Page 5 of 11 FirstFirst ... 34567 ... LastLast
Results 61 to 75 of 159
  1. #61
    Reader in Slood Dynamics Rincewind's Avatar
    Join Date
    Jan 2004
    Location
    The multiverse
    Posts
    21,567
    Quote Originally Posted by TimONeill View Post
    Devastating reply. And one that displays the total ignorance of the relevant historical background and boneheaded ideological biases that have characterised all your weak little fizzing squibs in this thread. The fact remains that you have been blundering all over this topic and seem to think that glib blurts are going to be sufficient to sustain your positions. They aren't. Try actually backing your claims here up with detailed reference to the source material and relevant scholarship and let's see who really knows what they are talking about who is a weak faker.

    Your move.
    You are saying things that are simply wrong. Bruno was a philosopher and in the 16th century philosophy and science were essentially the same thing. Bruno however did more than philosophise on the metaphysical (which he did do) but also made claims as to the impact of his theories on nature. His rejection of mathematics was certainly not complete. While he did take exception to the infinite division of the continuum he did see it usefulness as a technique but denied it had physical consequences and he was more interested in those. But many of his arguments were framed in geometry and what would be called now optimisation which are branches of mathematics. But as a medieval uber nerd fanatic I'm sure you will reject all these as the wild accusation of someone who is not as widely read as your superb self.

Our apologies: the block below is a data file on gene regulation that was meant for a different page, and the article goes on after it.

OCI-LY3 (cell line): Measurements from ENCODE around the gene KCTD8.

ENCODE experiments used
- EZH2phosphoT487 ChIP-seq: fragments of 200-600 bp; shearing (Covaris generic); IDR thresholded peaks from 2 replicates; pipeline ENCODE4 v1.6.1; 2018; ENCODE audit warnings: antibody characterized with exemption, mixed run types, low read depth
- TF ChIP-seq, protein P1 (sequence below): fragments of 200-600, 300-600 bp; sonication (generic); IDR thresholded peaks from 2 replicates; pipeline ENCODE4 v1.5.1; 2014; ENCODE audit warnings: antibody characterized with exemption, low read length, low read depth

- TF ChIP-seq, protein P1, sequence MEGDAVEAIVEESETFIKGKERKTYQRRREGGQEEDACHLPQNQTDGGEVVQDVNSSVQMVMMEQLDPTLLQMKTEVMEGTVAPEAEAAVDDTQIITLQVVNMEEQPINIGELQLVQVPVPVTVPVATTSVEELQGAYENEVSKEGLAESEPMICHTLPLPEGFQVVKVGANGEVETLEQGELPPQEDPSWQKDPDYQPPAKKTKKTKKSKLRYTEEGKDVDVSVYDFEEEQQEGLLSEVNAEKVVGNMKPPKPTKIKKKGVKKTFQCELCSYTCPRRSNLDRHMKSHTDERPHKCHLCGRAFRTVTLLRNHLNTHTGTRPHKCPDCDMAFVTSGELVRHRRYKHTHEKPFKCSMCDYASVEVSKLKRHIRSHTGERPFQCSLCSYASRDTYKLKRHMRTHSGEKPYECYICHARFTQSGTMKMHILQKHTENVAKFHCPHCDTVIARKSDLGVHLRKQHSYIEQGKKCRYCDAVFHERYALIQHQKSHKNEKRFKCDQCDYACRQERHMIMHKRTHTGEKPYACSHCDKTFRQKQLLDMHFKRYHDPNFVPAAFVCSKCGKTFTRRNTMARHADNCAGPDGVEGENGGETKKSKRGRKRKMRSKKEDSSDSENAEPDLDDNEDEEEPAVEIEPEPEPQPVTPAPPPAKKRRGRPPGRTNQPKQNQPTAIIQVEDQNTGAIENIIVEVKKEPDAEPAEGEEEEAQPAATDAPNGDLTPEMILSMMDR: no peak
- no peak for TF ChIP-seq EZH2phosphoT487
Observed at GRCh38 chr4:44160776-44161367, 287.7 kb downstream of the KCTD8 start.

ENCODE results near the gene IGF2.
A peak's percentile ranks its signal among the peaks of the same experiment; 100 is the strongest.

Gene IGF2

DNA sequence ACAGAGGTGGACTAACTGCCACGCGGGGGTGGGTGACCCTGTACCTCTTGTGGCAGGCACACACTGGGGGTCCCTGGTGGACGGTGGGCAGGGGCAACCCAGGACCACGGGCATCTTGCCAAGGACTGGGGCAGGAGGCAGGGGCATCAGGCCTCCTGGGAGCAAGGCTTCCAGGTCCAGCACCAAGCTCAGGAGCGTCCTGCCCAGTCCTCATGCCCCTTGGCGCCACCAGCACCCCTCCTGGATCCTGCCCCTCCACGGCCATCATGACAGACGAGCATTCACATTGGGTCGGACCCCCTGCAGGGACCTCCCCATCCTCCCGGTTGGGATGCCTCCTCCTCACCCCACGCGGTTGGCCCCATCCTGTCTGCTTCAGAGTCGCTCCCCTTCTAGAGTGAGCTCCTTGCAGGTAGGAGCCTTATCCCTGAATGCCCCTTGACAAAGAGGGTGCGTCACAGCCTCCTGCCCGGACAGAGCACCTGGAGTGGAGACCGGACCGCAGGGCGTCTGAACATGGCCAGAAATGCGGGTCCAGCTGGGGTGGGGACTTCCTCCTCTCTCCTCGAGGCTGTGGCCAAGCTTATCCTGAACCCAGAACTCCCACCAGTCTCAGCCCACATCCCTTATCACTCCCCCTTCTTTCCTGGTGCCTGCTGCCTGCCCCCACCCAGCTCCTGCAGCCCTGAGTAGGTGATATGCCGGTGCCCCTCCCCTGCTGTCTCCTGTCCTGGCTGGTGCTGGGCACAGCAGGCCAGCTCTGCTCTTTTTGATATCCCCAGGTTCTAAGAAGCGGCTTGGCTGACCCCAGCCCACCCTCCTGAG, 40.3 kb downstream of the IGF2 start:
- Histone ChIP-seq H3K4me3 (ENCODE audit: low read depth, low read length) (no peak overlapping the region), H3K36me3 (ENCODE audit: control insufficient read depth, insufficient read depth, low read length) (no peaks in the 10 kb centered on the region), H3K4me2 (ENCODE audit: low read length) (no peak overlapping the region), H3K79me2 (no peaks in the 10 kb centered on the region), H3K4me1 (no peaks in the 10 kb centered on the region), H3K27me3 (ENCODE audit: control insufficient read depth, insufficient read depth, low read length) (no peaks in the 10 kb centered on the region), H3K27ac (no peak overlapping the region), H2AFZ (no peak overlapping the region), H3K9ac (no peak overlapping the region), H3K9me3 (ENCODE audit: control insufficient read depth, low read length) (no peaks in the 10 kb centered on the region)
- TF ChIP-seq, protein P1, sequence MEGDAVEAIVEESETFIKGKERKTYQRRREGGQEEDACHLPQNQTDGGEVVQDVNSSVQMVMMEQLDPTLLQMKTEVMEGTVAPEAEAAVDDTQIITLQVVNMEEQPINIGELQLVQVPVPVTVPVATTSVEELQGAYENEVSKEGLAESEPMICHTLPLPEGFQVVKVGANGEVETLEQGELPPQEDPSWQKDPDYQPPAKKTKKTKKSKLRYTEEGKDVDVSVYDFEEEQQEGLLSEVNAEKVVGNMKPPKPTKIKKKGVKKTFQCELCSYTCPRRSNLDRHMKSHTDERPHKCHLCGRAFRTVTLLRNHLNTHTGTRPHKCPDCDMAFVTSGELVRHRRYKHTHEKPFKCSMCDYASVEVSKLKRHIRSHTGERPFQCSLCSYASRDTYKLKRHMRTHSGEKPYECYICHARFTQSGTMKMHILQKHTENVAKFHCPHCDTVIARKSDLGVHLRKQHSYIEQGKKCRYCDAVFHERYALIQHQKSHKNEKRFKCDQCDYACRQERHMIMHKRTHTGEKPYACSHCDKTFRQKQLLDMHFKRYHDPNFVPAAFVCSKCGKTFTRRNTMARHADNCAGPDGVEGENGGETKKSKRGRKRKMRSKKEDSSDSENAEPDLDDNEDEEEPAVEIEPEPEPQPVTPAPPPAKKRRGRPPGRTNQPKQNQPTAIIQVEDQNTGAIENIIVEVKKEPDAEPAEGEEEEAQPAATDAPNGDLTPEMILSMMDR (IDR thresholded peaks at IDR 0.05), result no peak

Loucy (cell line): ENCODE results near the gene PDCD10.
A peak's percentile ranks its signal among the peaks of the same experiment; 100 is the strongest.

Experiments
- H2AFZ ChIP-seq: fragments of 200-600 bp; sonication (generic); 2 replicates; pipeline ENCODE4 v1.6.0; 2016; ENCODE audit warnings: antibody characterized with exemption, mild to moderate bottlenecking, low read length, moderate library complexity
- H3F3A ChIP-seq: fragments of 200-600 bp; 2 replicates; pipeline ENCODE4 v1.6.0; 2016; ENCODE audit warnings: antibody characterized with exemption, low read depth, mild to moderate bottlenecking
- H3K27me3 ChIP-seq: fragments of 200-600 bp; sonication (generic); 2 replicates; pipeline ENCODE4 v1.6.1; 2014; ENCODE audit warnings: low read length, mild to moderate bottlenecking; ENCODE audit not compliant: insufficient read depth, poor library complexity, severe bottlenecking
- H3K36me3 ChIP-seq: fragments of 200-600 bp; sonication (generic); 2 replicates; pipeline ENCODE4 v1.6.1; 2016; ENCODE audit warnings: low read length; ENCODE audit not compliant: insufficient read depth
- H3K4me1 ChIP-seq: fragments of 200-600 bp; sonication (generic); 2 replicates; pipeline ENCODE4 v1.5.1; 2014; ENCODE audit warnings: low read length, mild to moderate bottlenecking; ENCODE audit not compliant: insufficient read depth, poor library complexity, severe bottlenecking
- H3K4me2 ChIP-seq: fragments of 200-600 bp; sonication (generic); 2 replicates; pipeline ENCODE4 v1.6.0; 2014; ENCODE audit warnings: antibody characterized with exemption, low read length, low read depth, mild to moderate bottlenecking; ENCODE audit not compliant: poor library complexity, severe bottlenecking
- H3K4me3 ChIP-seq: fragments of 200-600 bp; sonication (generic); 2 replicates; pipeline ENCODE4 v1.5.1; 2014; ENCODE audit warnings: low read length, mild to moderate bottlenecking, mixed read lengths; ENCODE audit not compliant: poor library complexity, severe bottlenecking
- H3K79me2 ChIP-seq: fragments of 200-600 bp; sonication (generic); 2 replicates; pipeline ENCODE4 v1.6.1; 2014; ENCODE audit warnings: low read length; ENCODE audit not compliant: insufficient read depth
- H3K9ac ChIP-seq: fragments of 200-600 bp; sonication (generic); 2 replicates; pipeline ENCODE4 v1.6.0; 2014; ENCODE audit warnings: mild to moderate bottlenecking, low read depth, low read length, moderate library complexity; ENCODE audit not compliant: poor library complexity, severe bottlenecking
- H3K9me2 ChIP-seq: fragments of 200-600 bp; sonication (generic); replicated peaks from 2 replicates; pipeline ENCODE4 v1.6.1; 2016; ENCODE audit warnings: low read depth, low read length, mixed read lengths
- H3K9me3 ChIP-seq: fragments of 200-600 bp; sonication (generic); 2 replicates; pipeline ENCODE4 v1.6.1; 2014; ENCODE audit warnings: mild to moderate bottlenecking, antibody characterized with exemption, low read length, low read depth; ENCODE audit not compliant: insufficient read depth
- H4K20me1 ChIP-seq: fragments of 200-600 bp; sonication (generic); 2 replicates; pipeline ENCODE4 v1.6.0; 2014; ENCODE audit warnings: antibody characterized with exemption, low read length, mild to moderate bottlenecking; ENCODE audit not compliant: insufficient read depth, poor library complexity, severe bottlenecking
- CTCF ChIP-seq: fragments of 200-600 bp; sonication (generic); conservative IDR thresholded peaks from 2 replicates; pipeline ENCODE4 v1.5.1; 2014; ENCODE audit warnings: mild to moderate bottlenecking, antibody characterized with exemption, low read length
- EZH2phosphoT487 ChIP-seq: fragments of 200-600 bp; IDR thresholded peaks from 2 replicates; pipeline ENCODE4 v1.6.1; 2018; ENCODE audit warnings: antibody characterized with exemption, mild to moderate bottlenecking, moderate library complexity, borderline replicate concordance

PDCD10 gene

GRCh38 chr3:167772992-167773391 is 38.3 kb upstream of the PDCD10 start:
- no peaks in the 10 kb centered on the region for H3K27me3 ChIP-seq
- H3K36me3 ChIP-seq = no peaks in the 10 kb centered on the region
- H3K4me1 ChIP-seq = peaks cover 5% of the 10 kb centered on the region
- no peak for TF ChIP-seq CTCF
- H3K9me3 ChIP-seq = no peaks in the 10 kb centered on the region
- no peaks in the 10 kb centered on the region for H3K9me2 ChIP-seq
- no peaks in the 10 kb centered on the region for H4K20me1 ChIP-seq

To explain - my prior post was not directed at you it was just expressing my mirth at a would be historian who undermines his own thin veneer of authority by bothering to interject into a discussion on a bulletin board whose purpose is to allow those interested in chess to discuss that and other topics of mutual interest. Whenever we Beetlejuice someone I just find it amusing.
    So einfach wie möglich, aber nicht einfacher - Albert Einstein

  2. #62
    CC Candidate Master TimONeill's Avatar
    Join Date
    Jul 2016
    Posts
    28
    Quote Originally Posted by Rincewind View Post
    You are saying things that are simply wrong. Bruno was a philosopher and in the 16th century philosophy and science were essentially the same thing.